Prince Harry, the Duke of Sussex, revealed at the RE:WIRED conference today that he had emailed Twitter CEO Jack Dorsey prior to the Capitol riots on January 6 to warn him that “his platform was allowing a coup to be staged. That email was sent the day before and then it happened and I haven’t heard from him since.”
Twitter declined to comment. But the incident speaks to how seriously the Duke of Sussex takes misinformation and media manipulation. For him, it’s personal. “I learned from a very early age that the incentives of publishing are not necessarily aligned with the incentives of truth,” he said, especially because the UK press is prone to conflating profit with purpose. “They successfully turned fact-based news into opinion-based gossip with devastating consequences,” he added. “I know this story all too well. I lost my mother to this self-manufactured rabidness, and obviously I’m determined not to lose the mother of my children to the same thing.”
Harry spoke as part of a panel on misinformation, moderated by WIRED editor-at-large Steven Levy and also featuring Renée DiResta, the technical research manager at Stanford Internet Observatory, and Rashad Robinson, a co-chair of the Aspen Commission on Information Disorder and president of Color Of Change.
How did the internet’s early ideals of truth and democracy become so warped? And how do we straighten the whole thing out?
“Misinformation has always existed,” says DiResta. “What’s different now is the way in which it spreads, the speed at which it spreads, and the way in which each individual person participates in moving information from their community into other communities.” This individualized spread of information has led to the creation of what DiResta calls “bespoke realities, places where people tend to congregate with those who are very like-minded.”
Such insular communities are especially vulnerable to “ampliganda,” a term DiResta coined to capture how social media has turned users into not only content creators, but content disseminators. In practice, this often results in amplifying the content that outrages us “because that’s the content being pushed in our feed.”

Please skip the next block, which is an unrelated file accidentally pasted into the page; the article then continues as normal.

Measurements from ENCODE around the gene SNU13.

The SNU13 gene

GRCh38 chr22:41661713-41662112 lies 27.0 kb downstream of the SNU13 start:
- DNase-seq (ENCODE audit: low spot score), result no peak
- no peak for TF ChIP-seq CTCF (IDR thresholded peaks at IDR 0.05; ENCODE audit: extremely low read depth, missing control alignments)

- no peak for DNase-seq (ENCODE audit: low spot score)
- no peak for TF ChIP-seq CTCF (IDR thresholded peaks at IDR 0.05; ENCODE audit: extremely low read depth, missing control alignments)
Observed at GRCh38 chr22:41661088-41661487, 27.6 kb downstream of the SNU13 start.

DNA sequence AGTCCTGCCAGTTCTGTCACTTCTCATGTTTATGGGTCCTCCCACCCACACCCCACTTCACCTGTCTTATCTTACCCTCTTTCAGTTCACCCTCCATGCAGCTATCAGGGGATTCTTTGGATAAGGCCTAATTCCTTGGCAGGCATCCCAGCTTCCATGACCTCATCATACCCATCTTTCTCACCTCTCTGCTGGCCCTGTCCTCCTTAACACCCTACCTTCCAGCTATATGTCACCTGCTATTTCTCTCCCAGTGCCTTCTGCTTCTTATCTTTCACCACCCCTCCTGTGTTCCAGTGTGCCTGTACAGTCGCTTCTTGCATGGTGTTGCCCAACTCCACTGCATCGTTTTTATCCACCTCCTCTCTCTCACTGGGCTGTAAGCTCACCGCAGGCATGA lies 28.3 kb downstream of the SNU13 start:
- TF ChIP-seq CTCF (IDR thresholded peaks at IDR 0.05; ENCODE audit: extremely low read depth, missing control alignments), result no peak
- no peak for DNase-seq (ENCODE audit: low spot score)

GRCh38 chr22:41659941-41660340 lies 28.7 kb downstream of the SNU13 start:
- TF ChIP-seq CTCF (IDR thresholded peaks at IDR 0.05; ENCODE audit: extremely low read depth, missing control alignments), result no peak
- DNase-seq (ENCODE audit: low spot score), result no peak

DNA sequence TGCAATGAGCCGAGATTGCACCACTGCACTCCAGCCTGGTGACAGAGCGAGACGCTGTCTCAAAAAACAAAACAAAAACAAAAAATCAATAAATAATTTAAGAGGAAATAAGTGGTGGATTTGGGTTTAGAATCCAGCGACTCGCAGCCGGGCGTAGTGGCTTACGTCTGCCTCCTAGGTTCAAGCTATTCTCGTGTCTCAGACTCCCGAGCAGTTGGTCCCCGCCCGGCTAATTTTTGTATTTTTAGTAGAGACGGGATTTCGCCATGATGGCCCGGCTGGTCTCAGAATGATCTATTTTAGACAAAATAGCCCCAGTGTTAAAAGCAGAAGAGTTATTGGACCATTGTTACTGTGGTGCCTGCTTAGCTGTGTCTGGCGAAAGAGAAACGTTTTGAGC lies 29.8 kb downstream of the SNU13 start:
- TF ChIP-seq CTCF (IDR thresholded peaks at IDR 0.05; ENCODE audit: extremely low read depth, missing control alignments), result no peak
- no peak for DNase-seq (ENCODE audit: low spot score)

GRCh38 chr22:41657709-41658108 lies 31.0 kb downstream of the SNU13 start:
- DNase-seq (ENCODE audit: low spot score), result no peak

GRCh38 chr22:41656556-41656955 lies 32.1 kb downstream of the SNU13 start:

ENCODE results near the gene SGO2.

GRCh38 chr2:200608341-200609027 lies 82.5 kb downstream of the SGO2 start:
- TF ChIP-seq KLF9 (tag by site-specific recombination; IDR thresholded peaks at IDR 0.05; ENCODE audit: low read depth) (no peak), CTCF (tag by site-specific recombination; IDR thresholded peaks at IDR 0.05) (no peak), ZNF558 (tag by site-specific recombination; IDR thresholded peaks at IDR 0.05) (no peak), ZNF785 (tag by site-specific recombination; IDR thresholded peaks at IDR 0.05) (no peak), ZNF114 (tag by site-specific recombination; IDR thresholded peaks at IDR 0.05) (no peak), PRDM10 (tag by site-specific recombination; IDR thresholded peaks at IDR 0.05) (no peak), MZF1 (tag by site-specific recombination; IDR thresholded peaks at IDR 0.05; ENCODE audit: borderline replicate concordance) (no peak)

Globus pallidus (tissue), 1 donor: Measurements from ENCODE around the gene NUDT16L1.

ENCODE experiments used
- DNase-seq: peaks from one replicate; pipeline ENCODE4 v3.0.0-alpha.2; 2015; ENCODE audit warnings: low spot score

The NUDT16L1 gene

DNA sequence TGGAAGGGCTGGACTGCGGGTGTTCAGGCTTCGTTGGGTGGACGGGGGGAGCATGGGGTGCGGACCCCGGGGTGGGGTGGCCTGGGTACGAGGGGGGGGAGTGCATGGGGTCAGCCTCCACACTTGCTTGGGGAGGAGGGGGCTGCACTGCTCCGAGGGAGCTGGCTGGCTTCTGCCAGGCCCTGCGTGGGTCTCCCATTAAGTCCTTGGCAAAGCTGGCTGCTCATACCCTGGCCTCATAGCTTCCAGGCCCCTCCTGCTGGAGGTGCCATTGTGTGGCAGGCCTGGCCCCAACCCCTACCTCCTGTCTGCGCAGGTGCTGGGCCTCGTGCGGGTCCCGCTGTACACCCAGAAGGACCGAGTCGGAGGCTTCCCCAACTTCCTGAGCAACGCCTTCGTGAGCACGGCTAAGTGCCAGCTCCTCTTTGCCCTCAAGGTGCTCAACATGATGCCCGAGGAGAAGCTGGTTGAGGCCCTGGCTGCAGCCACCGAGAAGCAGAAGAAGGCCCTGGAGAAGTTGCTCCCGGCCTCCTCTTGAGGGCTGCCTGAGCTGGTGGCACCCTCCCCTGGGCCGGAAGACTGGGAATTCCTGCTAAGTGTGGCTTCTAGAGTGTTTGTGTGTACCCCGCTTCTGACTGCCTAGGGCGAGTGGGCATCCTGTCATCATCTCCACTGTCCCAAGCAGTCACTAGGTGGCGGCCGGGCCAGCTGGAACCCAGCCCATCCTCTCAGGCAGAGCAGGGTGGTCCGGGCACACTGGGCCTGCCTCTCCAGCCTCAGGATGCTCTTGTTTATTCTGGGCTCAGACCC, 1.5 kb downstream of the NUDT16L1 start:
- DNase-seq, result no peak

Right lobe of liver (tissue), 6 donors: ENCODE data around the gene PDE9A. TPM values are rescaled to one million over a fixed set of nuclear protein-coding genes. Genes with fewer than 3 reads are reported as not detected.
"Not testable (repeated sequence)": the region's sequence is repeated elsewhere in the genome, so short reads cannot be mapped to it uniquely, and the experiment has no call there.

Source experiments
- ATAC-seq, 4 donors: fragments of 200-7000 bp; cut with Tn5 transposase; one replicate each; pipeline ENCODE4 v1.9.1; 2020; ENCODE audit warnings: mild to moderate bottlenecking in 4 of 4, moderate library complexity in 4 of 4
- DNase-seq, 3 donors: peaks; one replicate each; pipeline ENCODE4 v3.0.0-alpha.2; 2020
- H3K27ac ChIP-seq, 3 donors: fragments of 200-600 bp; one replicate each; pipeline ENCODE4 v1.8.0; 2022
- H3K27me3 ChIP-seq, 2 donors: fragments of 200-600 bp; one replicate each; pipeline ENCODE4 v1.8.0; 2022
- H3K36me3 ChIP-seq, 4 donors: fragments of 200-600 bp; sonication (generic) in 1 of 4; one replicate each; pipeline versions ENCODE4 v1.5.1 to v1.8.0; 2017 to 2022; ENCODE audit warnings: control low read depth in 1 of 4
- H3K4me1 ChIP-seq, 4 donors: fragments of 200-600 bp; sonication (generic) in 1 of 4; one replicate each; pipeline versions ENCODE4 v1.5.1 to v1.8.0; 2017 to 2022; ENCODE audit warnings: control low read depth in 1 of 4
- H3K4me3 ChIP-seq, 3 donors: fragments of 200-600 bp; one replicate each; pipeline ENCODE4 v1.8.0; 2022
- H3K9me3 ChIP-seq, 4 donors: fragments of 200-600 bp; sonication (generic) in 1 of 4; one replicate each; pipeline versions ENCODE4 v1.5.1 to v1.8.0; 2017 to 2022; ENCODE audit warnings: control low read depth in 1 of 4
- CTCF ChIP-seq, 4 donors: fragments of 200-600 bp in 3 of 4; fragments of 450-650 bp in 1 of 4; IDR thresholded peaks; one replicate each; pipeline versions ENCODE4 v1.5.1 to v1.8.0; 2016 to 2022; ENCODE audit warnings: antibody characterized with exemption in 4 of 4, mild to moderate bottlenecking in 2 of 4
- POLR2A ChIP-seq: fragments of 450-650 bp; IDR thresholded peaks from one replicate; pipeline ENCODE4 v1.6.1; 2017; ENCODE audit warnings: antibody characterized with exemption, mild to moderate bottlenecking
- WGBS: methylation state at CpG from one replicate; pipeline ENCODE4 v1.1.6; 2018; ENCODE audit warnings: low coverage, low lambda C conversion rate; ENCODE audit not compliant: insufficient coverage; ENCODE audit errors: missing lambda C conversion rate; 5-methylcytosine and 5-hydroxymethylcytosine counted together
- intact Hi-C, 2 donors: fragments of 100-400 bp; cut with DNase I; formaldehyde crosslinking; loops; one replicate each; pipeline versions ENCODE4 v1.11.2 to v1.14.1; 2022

Speaking to the social justice implications of these actions, Robinson says, “The fact of the matter is that inequality, injustice, all these things are not unfortunate, like a car accident. It is part of design.” According to Robinson, these platforms profiteering off of hate and fear helped drive the false narratives around the Black Lives Matter protests of 2020 and the advancement of voter suppression techniques in the lead-up to last year’s election. “We have a set of self-regulated companies,” he said, “and self-regulated companies are unregulated companies.” Robinson added that the Aspen Commission on Information Disorder (an organization to which he, DiResta, and Prince Harry all belong) is working on a set of recommendations for reducing harm, increasing transparency, and building trust online.
Ultimately, there is cause to be both worried and optimistic about the future of media discourse, said Prince Harry. By removing the harm from these platforms, everyone benefits, but the necessary changes won’t come without the cooperation of the media ecosystem, social media engineers, and conscientious advertisers. “This isn’t about pulling the plug,” Prince Harry said. “This is about literally cleaning it up so everyone can come to work, can come to these communities, online and off, and be welcomed, no matter who they are, what they represent, and what their beliefs are—but we need to have a shared reality.”
Updated 11/09/2021 8:30 pm ET: This story has been updated to include more details from the panel.
Watch the RE:WIRED conference on WIRED.com.
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